Pierre, South Dakota, is located right in the center of the state on the banks of the Missouri River. Given its central location and rich history, this humble Great Plains destination is a popular stop for folks on Midwest road trips. Let’s just say that someone on a drive from Minneapolis to Missoula, Montana, might have a better time if they take the route through Pierre.
What is the Capital of South Dakota?
If you guessed that Pierre is the capital city of South Dakota, you win! Wonder what gave it away…
Understandably, many people think Sioux Falls is the state capital, given its larger size and population. Pierre is actually South Dakota’s eighth most populous city after other municipalities like Rapid City, Aberdeen, and Mitchell. In fact, when it comes to state capitals and their populations, Pierre is second-to-last on the U.S. list, following Montpellier, Vermont.
Pierre got its name from Fort Pierre, founded in part by Pierre Chouteau Jr. Chouteau was a French fur trader who dealt in beaver and buffalo. Depending on who you ask, he just happened to be in the right place, at the right time, with the right amount of money.
The city of Pierre started as a simple trading post across the river from the fort. Back then, the Dakota Territory was still new to the Union. Neither South nor North Dakota had yet to be granted statehood. President Grover Cleveland signed a bill that split the territory in two and made them states in 1889.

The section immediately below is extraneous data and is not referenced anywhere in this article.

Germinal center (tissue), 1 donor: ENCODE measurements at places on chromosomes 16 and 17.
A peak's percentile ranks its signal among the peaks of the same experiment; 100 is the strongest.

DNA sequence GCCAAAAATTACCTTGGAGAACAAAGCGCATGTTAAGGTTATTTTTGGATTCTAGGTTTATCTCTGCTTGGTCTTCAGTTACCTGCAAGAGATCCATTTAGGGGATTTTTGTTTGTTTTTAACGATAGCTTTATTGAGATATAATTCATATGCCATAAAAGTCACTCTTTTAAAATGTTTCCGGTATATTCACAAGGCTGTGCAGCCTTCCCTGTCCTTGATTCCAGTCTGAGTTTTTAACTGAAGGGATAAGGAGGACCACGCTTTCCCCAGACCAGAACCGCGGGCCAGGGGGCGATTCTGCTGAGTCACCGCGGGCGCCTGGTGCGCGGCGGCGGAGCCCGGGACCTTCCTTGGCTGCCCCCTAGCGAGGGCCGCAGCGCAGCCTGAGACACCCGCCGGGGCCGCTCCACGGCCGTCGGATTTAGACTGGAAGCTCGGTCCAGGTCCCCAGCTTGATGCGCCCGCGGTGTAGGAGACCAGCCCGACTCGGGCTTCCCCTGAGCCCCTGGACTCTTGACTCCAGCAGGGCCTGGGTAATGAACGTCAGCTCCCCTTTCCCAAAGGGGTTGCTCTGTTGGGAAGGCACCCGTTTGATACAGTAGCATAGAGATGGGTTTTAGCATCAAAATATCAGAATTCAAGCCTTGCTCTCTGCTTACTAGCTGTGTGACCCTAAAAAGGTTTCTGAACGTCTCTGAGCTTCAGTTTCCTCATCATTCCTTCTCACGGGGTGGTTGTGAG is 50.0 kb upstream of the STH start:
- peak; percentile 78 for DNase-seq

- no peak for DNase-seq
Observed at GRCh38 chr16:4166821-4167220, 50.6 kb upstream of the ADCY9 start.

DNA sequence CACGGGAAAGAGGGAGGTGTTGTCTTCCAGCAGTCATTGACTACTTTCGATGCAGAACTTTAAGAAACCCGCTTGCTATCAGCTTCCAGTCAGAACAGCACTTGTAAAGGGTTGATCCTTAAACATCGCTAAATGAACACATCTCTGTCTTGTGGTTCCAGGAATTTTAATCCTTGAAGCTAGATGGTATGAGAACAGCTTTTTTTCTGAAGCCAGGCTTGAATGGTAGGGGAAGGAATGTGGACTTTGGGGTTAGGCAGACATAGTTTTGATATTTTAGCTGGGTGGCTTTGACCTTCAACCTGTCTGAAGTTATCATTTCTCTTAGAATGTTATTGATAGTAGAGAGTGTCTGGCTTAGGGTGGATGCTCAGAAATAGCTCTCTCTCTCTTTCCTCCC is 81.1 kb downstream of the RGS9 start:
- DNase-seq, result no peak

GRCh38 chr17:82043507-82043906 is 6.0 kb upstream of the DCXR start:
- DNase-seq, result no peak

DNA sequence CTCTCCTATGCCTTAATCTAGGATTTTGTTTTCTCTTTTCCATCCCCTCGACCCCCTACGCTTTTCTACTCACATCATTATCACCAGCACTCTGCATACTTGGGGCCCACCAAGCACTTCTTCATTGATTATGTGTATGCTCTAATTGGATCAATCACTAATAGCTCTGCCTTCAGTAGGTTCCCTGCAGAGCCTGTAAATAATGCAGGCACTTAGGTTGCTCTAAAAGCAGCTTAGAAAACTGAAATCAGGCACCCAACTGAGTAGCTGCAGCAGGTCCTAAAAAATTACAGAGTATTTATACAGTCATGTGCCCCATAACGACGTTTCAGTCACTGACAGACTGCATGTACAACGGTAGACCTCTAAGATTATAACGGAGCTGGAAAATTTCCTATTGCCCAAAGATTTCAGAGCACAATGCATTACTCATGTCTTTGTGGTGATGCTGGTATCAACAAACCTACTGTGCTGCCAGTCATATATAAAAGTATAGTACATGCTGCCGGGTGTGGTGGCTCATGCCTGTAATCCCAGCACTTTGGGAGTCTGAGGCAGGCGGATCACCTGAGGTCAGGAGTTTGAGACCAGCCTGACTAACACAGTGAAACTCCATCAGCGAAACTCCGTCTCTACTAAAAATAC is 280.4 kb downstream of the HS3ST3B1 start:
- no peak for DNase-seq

Pierre was made the temporary capital of South Dakota following the area’s transition. While other cities like Huron also competed for the honor, Pierre beat them out due to its central location and long history of settlement. It became the permanent capital following elections in both 1890 and 1904.
In addition to being the state’s capital, Pierre is also the seat of Hughes County.
What is South Dakota Known For?
While most people think of Mount Rushmore, the Black Hills, and Badlands National Park when they think of South Dakota, the state has more to offer than these American icons. It’s in places like Pierre that the state’s history can be more thoroughly explored without all the usual crowds. Below is a list of compelling reasons to visit Pierre that you won’t find on Wikipedia.
10 Reasons to Visit the Capital of South Dakota
1. State Capitol Building
The South Dakota State Capitol Building is no exception when it comes to the grandeur that American architects bestow upon the civic hearts of their states. Built between 1905 and 1910, the legend goes that 66 Italian artists laid its tile floors. Rather than have so many artists sign their names, each received a blue tile somewhere in the building. To this day, only 55 blue tiles have been found.
2. Flaming Fountain & Law Enforcement Memorials
When dropping in on the capitol building, don’t forget to visit exterior memorials like these. We’re listing them separately from the capitol building because we believe veterans who have put their lives on the line deserve their own respect and acknowledgment. Since they’re situated outside, you can still access them even when the capital is closed.